In step 210, the direct printing system 200 transmits the direct printer readable interconnection file to the direct printer system 200. In step 212, the direct printer system 200 performs the direct printing process such that one or more conductive traces are printed between the one or more functional blocks of the electronic devises to form the designed custom printed circuit board 10 (again, steps 210, 212 are substantially similar to steps 110, 112 of process 100 described above). According to an exemplary embodiment of the present invention, the step of direct printing includes ink jet printing the one or more conductive paths using an ink composition that includes conductive particles in a solution, and curing the printed ink composition to create a conductive trace 24 with a desired conductivity.

According to an exemplary embodiment of the present invention, the pre-provided functional blocks of electronic circuits includes transistors, resistors, capacitors, inductors, buffer circuits, transmitter and receiver circuits, input/output circuit devices, input/output terminals, memory circuits, line drivers, microprocessors, display devices, sensor devices, and the like. According to an exemplary embodiment of the present invention, the transistors can be provided as an array of one or more transistors that have been direct printed on the substrate 10, and the display device can include an e-ink media (or any of the other type of display discussed above) with an array of transistors. The array of transistors can be provided in a programmable read-only memory (ROM) configuration.

FIG. 12 illustrates a flow diagram of a process 300 for creating a programmable read-only memory (ROM) custom printed circuit board 10 using the direct printing system 200 according to an embodiment of the present invention. Process 300 begins with step 302, in which the user is provided with a substrate that is pre-provided with an array of transistors. The array of transistors is configured as an array of programmable read-only memory transistors. Other electronic devices 9 can also be pre-provided on the substrate 8. The transistors are configured as shown in FIG. 5, which was discussed above. As discussed above, in order to program a logic level “1,” a conductive trace 24 must be placed between emitter pad 14 and fuse pad 32. If a logic level “0” is desired, no conductive trace 24 is printed for that particular memory location.

In step 304, the user uses the design tool to design the custom printed circuit, in this case, a programmable read-only memory (PROM). In step 304, the user, with the design tool, creates the design of the PROM with user defined data. User defined data defines the digital information, or data, that is to be stored in the PROM, and can be obtained from many different sources. According to an exemplary embodiment of the present invention, the user defined data can originate from a keyboard associated with the direct printer system 200, or a stand alone PC, among other sources. In addition, the user can use the design tool to create additional interconnections between the transistors of the PROM array, and the other electronic devices 9 that can be pre-provided on the substrate 8. For example, printing conductive traces 24 to and from the terminal connectors 8 provides external access to the user defined data, and printing from the PROM transistor array to a processor provides internal access to the user defined data. As one of ordinary skill in the art can appreciate, the design tools available to the user can create a PROM design based on user defined data substantially automatically. Following step 304, the balance of the process 300 is substantially similar to that described in reference to process 100, and will not be discussed in detail for purposes of brevity. In step 305, a net list is generated; in step 306, an interconnection pattern file is generated using data from the net list; in step 308 the interconnection pattern file is compiled into a format that the direct printer system 200 can understand (this need not be electronic, as discussed above: in the case of lithographic offset printing (and gravure printing), physical plates are made from the interconnection pattern file(s)); in step 310, the direct printer readable file is transmitted to the direct printer system 200; and in step 312, the interconnection paths (or simple electronic devices 9) are printed on the substrate 8.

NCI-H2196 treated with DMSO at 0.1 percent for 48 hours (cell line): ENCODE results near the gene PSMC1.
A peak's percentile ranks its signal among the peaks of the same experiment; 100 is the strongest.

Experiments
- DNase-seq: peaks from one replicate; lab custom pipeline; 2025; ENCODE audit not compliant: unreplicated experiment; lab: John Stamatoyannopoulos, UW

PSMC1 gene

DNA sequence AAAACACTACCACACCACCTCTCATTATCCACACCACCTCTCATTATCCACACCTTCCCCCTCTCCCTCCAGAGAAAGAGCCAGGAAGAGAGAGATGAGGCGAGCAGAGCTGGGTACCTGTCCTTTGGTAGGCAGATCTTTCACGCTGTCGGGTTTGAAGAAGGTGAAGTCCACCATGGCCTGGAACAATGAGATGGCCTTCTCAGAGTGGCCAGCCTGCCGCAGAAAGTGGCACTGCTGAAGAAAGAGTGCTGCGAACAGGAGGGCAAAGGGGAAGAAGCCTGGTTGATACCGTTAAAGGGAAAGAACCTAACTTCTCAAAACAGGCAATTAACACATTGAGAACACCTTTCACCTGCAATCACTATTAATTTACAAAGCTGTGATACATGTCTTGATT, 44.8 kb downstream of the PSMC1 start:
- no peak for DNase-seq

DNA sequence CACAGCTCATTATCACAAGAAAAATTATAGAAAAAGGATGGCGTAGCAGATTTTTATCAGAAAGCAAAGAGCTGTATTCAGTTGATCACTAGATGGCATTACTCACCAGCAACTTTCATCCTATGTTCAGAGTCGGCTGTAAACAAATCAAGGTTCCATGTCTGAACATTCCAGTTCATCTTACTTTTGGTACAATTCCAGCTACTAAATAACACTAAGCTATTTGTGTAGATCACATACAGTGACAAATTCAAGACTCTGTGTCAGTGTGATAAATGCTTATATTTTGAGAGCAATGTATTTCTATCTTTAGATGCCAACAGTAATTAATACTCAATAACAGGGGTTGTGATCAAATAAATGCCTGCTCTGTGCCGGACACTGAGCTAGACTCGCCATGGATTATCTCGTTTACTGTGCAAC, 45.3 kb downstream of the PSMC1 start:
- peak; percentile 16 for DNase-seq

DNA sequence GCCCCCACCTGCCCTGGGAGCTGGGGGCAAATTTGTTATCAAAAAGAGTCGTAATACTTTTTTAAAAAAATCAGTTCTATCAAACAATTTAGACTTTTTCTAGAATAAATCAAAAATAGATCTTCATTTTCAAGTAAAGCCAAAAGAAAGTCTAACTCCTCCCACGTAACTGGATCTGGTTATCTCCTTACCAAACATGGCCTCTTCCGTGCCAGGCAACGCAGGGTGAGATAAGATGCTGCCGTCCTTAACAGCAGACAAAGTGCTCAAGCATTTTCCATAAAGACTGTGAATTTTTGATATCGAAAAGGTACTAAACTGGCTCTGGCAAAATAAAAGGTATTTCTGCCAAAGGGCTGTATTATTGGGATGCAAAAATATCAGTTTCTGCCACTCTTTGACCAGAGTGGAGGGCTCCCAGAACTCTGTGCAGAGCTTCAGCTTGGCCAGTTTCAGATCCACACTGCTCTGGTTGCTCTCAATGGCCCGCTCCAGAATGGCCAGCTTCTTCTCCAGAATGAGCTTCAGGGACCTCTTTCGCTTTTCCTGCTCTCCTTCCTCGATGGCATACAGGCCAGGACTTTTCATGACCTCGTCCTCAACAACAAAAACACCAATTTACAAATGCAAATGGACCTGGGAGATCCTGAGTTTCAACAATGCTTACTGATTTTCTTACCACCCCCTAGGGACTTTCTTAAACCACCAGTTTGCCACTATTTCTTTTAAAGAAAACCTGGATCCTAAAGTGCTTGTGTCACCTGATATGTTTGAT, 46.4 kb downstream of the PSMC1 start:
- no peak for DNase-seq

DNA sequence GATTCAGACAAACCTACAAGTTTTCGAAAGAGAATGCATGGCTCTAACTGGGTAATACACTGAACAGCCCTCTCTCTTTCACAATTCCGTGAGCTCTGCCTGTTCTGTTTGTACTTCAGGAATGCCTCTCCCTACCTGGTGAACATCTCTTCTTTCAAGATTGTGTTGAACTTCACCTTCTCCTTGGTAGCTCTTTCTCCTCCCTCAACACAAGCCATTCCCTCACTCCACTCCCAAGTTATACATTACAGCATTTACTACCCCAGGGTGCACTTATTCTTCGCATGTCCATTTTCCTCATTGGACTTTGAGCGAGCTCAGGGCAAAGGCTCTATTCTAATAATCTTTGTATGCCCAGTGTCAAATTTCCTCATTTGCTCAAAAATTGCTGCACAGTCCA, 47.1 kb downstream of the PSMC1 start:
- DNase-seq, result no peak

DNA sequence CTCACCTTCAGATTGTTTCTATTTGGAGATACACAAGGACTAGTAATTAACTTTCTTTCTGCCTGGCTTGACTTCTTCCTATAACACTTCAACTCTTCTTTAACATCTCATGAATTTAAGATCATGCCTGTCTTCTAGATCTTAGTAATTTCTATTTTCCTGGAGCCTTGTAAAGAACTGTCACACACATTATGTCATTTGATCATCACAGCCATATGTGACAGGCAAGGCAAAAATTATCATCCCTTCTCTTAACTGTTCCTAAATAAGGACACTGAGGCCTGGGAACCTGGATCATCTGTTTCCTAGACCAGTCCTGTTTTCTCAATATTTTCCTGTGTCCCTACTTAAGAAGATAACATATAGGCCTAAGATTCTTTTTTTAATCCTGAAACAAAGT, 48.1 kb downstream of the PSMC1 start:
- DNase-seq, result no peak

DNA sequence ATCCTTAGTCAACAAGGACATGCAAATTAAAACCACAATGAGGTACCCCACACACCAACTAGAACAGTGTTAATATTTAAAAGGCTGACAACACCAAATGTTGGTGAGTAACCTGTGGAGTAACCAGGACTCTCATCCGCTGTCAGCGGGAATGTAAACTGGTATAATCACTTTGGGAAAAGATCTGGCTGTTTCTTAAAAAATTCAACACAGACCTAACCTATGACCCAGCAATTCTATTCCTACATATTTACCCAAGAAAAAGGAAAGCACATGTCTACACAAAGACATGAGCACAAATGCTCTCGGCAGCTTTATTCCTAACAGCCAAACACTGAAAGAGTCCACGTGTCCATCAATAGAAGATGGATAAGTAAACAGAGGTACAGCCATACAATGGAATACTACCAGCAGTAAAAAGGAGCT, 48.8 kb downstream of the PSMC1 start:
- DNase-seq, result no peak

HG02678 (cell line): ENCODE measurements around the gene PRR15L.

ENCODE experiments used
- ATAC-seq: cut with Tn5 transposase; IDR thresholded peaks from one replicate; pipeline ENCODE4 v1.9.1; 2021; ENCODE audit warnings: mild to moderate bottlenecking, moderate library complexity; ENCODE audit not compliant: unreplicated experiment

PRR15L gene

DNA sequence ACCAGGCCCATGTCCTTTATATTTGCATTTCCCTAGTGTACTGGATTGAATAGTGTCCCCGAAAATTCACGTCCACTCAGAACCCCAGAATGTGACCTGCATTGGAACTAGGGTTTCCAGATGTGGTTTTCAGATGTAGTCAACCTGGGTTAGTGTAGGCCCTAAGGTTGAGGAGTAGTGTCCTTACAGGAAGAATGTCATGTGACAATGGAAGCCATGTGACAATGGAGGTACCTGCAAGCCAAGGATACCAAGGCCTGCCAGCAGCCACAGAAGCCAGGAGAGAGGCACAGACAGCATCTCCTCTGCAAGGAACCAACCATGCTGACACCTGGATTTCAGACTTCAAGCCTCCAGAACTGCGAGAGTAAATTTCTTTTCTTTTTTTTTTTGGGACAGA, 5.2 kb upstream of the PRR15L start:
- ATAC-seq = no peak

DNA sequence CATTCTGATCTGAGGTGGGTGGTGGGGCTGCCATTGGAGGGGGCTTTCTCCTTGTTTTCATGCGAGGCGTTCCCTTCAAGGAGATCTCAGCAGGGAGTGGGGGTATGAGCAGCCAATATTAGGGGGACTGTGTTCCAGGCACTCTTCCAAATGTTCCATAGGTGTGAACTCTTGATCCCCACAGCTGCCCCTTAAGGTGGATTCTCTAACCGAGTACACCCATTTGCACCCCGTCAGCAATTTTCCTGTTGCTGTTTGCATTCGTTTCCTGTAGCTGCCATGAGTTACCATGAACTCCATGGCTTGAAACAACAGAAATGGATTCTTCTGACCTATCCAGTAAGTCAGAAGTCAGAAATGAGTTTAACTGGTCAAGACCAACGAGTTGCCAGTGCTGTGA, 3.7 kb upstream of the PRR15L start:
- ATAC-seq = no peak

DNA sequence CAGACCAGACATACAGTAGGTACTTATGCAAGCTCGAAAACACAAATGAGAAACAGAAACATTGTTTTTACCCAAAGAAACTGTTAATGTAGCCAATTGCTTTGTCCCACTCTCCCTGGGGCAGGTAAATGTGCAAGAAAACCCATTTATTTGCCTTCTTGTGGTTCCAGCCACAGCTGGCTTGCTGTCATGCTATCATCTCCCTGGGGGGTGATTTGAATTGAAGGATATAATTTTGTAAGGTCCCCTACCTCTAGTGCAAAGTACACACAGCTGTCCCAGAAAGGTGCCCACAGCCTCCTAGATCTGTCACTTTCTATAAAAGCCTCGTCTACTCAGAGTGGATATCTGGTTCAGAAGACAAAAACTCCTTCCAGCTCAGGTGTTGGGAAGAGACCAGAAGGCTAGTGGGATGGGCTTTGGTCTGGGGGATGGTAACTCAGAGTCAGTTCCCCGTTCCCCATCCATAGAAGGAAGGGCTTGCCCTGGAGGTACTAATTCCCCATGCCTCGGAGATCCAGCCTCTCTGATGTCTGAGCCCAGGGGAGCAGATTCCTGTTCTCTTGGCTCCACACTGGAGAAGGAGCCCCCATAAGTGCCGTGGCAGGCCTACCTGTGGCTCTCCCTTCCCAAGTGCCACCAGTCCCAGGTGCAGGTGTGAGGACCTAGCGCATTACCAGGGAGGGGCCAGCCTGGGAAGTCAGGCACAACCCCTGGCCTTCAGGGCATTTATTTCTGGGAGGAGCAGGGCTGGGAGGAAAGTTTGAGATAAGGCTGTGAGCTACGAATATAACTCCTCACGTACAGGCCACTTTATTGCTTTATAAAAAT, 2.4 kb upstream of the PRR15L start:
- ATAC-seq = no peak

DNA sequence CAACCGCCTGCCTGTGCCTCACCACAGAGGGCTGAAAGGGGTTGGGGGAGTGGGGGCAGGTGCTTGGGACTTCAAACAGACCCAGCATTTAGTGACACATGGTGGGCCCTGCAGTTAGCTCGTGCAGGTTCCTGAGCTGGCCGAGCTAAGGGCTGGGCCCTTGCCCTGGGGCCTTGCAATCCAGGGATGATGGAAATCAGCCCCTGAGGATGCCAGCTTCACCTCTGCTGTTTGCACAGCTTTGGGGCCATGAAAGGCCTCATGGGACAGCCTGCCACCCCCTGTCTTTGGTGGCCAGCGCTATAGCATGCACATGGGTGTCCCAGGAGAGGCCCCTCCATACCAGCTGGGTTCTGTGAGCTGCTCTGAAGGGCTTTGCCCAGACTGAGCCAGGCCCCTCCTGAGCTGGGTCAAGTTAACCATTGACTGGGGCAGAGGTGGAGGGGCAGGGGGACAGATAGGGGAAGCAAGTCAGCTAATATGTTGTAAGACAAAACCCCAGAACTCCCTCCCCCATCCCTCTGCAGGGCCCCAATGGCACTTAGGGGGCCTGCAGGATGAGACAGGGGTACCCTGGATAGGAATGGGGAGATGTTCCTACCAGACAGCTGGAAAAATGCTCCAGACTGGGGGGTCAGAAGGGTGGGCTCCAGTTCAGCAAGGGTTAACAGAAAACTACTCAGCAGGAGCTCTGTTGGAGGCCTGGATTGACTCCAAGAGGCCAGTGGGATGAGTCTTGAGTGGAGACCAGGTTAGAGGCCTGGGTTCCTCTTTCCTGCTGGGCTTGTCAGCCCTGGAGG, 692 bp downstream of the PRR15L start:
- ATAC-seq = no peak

FIG. 13 illustrates a first side of a conventional printed circuit board substrate (conventional PCB) 58, populated with a set of conventional integrated circuits (ICs) 62. The conventional PCB 58 is provided with a set of conventional ICs that can form all or part of one or more electronic functions. In the conventional PCB 58, however, not all interconnections between ICs 62 and other active or passive components and I/O terminals have been made. Therefore, a user of the conventional PCB 58 has the ability to customize the conventional PCB 58 to create a custom printed circuit board 10. The new custom printed circuit board 10 will then have one or more electronic functions customized to the user's needs. Certain electronic functions will be completed in the conventional PCB 58. For example, power and ground connections, data and command buses, and I/O drivers and receivers. Other types of circuitry, both digital and analog, can be provided that are not interconnected to provide a particular electronic function. For example, the electronic function of a conventional PCB 58 with conventional ICs 62 can be a board that includes a processor, I/O circuits, display drivers, and displays that processes received data to display different messages depending on what data is received.